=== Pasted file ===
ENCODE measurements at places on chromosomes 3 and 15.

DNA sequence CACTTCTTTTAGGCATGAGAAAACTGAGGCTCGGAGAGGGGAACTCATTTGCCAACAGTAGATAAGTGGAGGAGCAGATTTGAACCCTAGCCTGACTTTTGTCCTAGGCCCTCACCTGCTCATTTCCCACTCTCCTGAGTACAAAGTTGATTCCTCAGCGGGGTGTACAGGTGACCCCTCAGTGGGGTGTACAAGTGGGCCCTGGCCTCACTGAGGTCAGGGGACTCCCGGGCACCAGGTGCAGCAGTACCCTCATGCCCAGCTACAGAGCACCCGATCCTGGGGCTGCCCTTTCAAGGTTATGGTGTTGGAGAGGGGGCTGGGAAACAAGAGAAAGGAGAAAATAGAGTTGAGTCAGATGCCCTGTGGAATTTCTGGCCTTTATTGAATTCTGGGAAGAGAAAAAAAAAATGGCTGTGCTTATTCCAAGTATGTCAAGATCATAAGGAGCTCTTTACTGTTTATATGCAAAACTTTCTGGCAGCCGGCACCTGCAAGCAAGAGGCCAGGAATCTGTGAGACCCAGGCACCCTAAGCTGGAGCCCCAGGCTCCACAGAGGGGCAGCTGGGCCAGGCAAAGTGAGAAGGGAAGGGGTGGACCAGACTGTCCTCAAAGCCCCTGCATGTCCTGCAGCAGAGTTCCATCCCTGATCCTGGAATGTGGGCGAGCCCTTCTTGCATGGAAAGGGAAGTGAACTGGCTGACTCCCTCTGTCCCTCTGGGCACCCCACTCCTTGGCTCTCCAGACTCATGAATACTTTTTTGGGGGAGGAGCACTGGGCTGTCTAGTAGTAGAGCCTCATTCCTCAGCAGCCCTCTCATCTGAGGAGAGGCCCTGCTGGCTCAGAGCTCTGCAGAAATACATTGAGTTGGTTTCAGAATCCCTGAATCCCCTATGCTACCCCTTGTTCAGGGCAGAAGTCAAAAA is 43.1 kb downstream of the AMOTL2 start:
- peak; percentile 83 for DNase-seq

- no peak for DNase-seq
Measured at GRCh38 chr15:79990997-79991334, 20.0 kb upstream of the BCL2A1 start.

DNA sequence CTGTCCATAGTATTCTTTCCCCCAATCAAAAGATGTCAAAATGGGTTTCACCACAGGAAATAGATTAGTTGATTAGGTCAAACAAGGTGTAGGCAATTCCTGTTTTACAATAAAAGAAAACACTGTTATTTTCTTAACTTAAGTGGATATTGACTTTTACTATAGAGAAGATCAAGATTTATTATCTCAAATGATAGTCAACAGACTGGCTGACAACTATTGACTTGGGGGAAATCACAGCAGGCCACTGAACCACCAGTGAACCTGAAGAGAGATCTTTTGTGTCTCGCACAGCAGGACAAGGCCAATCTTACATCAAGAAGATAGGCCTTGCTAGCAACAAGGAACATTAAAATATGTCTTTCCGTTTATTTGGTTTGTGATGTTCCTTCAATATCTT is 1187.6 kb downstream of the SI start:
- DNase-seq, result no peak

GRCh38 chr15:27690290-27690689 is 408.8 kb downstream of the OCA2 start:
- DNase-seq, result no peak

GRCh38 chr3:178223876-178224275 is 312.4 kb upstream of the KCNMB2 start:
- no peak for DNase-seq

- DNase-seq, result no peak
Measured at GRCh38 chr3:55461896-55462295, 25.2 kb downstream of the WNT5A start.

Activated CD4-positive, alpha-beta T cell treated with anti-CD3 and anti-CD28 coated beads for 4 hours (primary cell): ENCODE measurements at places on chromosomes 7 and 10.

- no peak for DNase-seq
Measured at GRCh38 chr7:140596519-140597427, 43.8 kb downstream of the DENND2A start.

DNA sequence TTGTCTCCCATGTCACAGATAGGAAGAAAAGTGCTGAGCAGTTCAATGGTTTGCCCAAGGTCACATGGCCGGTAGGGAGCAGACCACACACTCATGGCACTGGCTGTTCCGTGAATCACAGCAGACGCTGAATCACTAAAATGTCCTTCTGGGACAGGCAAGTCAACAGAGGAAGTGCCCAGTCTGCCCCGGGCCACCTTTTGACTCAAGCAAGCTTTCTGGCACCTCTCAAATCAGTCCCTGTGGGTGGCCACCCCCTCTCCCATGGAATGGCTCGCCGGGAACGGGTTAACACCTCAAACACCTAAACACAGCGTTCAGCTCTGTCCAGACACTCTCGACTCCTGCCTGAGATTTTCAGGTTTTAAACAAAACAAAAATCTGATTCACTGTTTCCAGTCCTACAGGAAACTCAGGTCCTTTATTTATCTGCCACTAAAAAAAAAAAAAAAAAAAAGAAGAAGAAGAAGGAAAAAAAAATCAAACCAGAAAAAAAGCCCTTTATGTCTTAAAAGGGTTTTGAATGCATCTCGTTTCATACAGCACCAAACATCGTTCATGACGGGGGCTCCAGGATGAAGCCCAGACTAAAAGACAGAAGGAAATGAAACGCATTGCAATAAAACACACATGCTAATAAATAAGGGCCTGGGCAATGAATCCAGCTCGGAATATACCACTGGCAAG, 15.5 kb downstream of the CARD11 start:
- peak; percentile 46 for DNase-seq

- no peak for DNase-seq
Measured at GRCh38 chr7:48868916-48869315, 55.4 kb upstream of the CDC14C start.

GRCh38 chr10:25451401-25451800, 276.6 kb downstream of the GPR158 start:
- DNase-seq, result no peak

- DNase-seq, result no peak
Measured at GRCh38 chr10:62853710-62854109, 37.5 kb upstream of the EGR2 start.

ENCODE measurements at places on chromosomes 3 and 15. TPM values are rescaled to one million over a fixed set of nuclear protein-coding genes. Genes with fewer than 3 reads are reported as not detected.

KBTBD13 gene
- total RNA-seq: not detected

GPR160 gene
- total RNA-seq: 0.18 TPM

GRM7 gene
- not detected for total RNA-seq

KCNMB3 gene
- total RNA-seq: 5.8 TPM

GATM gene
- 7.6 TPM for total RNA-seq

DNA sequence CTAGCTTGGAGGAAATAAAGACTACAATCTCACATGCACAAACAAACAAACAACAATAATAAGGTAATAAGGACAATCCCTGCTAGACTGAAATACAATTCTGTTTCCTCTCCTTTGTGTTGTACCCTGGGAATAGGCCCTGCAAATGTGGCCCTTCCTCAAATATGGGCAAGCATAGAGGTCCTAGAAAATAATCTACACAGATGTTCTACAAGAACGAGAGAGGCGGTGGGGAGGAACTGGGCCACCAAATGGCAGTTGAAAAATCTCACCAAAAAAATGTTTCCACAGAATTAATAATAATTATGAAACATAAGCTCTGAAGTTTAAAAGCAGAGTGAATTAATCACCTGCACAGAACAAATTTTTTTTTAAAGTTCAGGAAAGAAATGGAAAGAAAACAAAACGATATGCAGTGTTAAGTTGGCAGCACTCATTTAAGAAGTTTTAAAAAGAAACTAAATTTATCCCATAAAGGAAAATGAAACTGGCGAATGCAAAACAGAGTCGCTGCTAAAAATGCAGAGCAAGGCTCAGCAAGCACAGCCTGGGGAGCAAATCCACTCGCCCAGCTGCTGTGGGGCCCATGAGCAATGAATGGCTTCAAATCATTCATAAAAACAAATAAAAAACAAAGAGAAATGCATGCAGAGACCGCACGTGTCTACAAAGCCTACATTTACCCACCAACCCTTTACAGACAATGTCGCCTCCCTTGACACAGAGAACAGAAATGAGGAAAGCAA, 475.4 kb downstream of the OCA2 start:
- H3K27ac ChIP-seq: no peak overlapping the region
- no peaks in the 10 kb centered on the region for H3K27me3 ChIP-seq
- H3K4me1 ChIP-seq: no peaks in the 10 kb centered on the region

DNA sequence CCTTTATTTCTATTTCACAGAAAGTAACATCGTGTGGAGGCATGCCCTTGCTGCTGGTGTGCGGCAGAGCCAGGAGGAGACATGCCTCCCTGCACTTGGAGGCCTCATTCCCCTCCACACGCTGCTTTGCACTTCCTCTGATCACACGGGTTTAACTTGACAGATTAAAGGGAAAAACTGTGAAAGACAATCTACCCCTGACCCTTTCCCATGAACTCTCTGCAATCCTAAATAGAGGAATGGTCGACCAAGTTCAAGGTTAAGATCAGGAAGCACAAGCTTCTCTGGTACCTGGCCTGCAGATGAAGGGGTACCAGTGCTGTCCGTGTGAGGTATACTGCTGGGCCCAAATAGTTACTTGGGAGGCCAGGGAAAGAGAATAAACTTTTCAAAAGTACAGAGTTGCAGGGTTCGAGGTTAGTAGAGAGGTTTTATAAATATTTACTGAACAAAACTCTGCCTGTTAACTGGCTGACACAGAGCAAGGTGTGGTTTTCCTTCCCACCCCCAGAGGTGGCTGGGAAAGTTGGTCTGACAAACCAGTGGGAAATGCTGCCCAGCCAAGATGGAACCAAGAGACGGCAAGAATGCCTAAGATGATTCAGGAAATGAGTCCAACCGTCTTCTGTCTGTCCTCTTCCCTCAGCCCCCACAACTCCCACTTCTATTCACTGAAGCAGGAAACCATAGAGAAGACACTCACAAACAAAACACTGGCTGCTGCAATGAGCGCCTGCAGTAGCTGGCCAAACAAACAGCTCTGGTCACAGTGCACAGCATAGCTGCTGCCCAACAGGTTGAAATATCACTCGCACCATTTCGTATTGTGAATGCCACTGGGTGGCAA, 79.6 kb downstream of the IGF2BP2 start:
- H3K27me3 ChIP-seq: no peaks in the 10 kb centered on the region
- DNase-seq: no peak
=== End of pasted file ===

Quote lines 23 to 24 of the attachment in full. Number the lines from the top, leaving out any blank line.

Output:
- DNase-seq, result no peak
Measured at GRCh38 chr10:62853710-62854109, 37.5 kb upstream of the EGR2 start.